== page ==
Also, if he’s prepared to post a half naked picture in the public domain – just imagine what you might be sent in private.
6) He can’t spell
This is not just me being a snob. As much as it irritates me if someone gets ‘your’ and ‘you’re’ wrong, it’s not the end of the world. What is, however, is if every single word they use is spelt incorrectly.
In this day and age we all have autocorrect on our phones, tablets and laptops. So why don’t they? Why haven’t they bothered to use it? What’s wrong with them?!
Just look at ‘James Richards” spelling and grammar: “The early mourning with you in my arms, the midnight skies with us beneath a billion stars, moves me.”
According to the latest surveys, 11% of Americans say they have looked online for love. But that doesn’t mean that daters are happy with what they find.
In the latest Pew Research Center’s online-dating and relationships poll — the group’s first look at digital dating since its last survey in 2005 — people’s mistrust about their online partners emerged as their biggest concern with computerized matching services. More than half of online daters felt that at least one of their matches misrepresented himself or herself — in other words, that the match lied about his or her likes, dislikes, personality traits and even appearance.
“One guy I went on a date with used pictures of himself that were from about seven years ago,” Maggie Klimentova, a New Yorker who used (and eventually met her boyfriend on) OkCupid, says of her online-dating experience. “When I actually met him, he was 4 inches shorter than me and balding.”
And yet despite rampant misinformation, more people than ever are logging onto dating sites, thanks to a decline in the stigma of digital dating over the past eight years. Now, 38% of singles who are “looking for a partner” use a dating site or app.
And, according to the Pew poll, more daters expect that the people they meet on the site will lie about themselves. Faking any part of an online-dating profile, however, may be a shortsighted strategy. Sure, you may get the attention you want initially, but eventually a match is bound to discover your lies. And even if the lies aren’t immediately discoverable — such as not being truthful about previous marriages or a desire to have children, for example — those types of lies can do long-term damage to a relationship, says clinical psychologist and relationship expert Michelle Golland. “People think that it’s something they won’t have to worry about, but it is a huge problem that’s harder to overcome later in the relationship,” she says.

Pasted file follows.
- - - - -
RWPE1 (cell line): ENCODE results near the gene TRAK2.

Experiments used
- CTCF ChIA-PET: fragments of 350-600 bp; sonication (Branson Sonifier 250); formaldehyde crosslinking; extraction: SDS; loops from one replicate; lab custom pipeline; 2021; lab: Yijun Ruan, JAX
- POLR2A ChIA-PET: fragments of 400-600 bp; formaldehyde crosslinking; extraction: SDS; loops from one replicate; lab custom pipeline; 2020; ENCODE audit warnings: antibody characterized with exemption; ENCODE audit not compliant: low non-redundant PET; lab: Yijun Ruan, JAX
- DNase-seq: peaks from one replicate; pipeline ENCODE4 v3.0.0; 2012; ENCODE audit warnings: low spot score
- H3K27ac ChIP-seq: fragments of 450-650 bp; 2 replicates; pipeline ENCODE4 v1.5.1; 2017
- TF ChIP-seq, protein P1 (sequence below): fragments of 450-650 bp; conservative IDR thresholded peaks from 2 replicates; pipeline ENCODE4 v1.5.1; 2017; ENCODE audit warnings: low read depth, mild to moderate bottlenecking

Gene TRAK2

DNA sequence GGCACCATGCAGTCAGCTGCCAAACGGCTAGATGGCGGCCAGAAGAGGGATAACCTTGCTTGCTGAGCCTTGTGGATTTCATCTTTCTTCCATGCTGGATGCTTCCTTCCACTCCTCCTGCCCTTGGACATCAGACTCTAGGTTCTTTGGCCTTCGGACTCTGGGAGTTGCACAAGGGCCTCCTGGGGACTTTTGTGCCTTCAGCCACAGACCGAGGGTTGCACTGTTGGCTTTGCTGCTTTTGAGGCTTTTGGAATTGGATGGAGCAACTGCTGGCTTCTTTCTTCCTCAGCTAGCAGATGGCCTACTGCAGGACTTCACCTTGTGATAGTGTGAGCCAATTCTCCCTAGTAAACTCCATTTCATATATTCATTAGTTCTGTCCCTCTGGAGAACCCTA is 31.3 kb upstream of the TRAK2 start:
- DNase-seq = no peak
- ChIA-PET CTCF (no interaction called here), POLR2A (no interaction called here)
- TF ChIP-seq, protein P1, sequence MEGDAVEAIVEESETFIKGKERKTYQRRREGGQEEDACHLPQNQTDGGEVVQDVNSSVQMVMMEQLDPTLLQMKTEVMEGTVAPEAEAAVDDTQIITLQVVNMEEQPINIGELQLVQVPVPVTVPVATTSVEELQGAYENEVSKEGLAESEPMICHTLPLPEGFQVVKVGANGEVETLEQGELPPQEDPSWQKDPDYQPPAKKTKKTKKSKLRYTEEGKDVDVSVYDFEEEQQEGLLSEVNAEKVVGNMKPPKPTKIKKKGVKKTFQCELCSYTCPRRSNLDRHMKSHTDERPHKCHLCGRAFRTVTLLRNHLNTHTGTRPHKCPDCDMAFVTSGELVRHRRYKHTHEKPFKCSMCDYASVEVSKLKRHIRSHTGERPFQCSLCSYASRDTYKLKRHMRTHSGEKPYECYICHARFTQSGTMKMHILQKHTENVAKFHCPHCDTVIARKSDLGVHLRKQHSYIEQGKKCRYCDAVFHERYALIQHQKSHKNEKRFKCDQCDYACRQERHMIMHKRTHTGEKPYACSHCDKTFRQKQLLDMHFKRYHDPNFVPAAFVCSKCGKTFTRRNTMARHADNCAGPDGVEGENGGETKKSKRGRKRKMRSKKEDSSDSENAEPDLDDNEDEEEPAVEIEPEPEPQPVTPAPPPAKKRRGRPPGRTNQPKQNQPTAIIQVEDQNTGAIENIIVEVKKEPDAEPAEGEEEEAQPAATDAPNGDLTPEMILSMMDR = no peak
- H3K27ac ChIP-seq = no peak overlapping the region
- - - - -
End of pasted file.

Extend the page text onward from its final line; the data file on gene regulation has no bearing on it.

So why do people do it? And more important, if so many online-dating users assume people are garnishing their profiles in some way, why do they continue to look for relationships on these sites? Golland says it’s easy to understand why people fib online: “Unless you’re a sociopath, it’s generally easier to lie on a profile than it is to lie to someone’s face.”
For some, lying may also seem like the only option for finding dates. “People who lie on their profiles fear that they’re not worthy and may never have a relationship because of their job or how they look,” she says.
That can lead to a desperation with serious consequences; 42% of women who used online dating felt that they were harassed or contacted in a way that made them feel uncomfortable, according to the poll. Klimentova says her bad date harassed her online for weeks.
Understanding why people still find digital dating appealing, despite its shortcomings, is a little more complicated. For one, having more options may be a benefit when it comes to finding a match. “I think having a lot of options is a good thing,” says Golland. Some studies have found that the plethora of candidates online skews relationships toward the shallow side, since people have an instinctive tendency to shop around and not invest time or effort into each choice when there are so many to consider. And 32% of Internet users agreed that “online dating keeps people from settling down because they always have options for people to date.”